Players: John Gielgud, Diana Wynyard, Stephen Murray, Owen Nares, Fay Compton, Will Fyffe, Lyn Harding, Pamela Standish, Leslie Perrins, Vera Bogetti, Anthony Ireland, Irene Browne, Frederick Leister, Nicholas Hannen, Kynaston Reeves, Barbara Everest, Gordon McLeod, Glynis Johns, Margaret Johnston

The Prince and the Showgirl (1957)

Marilyn Monroe's arrival on these shores to make this film was a huge event. The pairing of her and Laurence Olivier was a publicist's dream. Pity they chose to do this rickety Terence Rattigan play. It's hard not to find the film disappointing even after all this time. It needed a Lubitch or a Wilder at the helm to make this soufflé rise, it got Olivier. Still, Monroe looks fabulous and happy - and that's enough.

Script adapt.: (o.a.) Terence Rattigan

Director: Laurence Olivier, Anthony Bushell

Players: Sybil Thorndike, Richard Wattis, Jean Kent, Jeremy Spencer, Esmond Knight, Maxine Audley, Gladys Henson, Rosamund Greenwood

Princess Charming (1934)

Somewhere in Europe, a beautiful princess is wakened by the sound of gunfire. Yes, it's the revolution and there's scarcely time for a song before she has to flee to a neighbouring country where the king, her betrothed, awaits. Two problems: the revolutionaries won't allow any citizen to leave, and she's not that keen on the elderly king. The first is solved by a hasty, unconsummated marriage to the naval officer the king has sent to escort her, but this just makes the second problem more acute.

Whatever the name of the countries involved, we're firmly in the Land of Operetta and its English princess was Evelyn Laye. Princess Charming is probably the best of the attempts to translate her charm to the screen, at least for those who find Evensong too po-faced. It looks expensive and the songs are pleasant though unmemorable. Laye, and the rest of the cast, are in good form and it's only the uninspired script that prevents it being a classic of the genre.

For those who aren't into light opera, the chief appeal lies in the performance of Max Miller as the Insurance agent whose company has underwritten the royal marriage and who is determined to ensure its successful completion. Shorn of his saucy humour by the censors and his trademark loud suits by the demands of the plot, he still puts in an energetic turn.

Miller's outshone by the pairing of George Grossmith and Yvonne Arnaud as the king and his comfy mistress. As the handsome sailor, Henry Wilcoxon is less successful unless you're really into grumpy-looking blokes. The Mr Darcy thing only works if you get to see behind the glum facade, and you never do here. However, since Laye's choice is him or Grossmith, I suppose she takes the right decision. Hollywood knew better how to show off Mr Wilcoxon's charms: get him in a toga and as close to naked as the censors will allow.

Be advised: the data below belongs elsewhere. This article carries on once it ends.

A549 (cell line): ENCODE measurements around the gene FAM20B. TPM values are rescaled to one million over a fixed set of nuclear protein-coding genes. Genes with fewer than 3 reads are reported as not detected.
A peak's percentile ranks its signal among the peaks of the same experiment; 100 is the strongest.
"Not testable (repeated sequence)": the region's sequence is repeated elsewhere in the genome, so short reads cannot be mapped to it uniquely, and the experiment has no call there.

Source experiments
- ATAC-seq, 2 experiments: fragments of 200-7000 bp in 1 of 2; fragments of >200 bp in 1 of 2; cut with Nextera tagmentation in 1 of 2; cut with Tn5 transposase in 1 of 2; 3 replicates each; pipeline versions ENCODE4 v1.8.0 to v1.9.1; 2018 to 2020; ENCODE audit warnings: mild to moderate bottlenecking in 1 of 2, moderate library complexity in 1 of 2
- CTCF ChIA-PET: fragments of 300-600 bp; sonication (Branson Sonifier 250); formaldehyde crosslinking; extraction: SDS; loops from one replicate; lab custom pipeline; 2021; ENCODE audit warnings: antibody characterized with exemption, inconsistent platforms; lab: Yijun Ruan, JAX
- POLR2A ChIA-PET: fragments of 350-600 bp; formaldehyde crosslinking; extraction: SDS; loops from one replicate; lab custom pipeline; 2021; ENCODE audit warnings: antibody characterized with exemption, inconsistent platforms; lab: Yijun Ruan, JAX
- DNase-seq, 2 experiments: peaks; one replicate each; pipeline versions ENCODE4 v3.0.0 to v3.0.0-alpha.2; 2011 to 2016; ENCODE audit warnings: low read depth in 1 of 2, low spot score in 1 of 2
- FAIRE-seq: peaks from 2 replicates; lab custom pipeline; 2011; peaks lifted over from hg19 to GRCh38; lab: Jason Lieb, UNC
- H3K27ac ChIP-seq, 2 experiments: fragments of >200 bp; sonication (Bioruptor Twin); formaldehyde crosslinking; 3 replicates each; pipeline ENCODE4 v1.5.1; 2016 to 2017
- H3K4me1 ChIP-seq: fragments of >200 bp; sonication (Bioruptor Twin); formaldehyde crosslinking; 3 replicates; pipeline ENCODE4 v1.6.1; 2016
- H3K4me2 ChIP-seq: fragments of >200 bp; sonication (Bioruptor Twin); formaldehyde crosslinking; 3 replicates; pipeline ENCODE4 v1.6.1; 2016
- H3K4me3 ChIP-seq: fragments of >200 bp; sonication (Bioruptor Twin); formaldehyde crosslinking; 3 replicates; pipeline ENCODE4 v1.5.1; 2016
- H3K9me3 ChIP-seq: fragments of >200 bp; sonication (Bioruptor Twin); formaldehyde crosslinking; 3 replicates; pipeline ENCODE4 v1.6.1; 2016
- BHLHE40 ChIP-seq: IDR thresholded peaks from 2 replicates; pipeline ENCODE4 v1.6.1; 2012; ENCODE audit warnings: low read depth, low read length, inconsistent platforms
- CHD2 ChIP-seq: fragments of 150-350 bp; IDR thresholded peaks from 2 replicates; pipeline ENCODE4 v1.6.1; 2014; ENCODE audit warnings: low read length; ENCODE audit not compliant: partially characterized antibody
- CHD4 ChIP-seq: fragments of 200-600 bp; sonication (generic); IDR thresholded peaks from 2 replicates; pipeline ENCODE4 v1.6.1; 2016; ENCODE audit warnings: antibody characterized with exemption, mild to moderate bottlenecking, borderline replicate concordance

Princess Charming can't compete with the best of the Hollywood or German operettas because it lacks the sexual spice that keeps the saccharine at bay, but it passes the time nicely enough. However, its old-fashioned charms couldn't compete at the box office with the up-to-the-minute sassiness of Laye's rival Jessie Matthews' Evergreen which opened at the same time.

Script: L duGarde Peach, Arthur Wimperis, Laurie Wylie

DirectorMaurice Elvey

Players: Finlay Currie, Ivor McLaren, Ivor Barnard, Francis L. Sullivan, Dino Galvani

The Prisoner (1955)

In an Eastern European country a cardinal is arrested for crimes against the state. The battle is on to break his spirit before his trial begins.

Based on the case of Cardinal Mindszenty in Hungary, Bridget Boland's play was adapted for the screen to great acclaim yet now it is virtually forgotten.  This is strange because stars Alec Guinness, as the cardinal, and Jack Hawkins, as his interrogator were at the height of their careers.

Maybe it's the downbeat subject matter - dour dramas about life under Communism aren't the sort of things that show up regularly on Saturday afternoon telly. Maybe it's that debuting director Peter Glenville just doesn't have the caché that some of his contemporaries have. Maybe for all its serious intent, The Prisoner is really just an outsider's look at the subject matter - it can't hold a candle to some of the films that came out of Eastern Europe later when the system relaxed.

Whatever the reason, The Prisoner has disappeared off the radar. Yet there is a lot worth appreciating here. Chief of the pleasures is the cast, all of whom pull their weight. Naturally the leads do well, but the supporting players also give their all, particularly Wilfrid Lawson as the genial gaoler and Kenneth Griffith as Hawkins' creepy aide.

If you're a lover of serious drama, or just want to enjoy star acting, then it's well worth seeking out The Prisoner.

Script adapt.: (o.a.) Bridget Boland

Director: Peter Glenville

Players: Raymond Huntley, Jeanette Scott, Ronald Lewis, Mark Dignam, Gerard Heinz, Richard Leech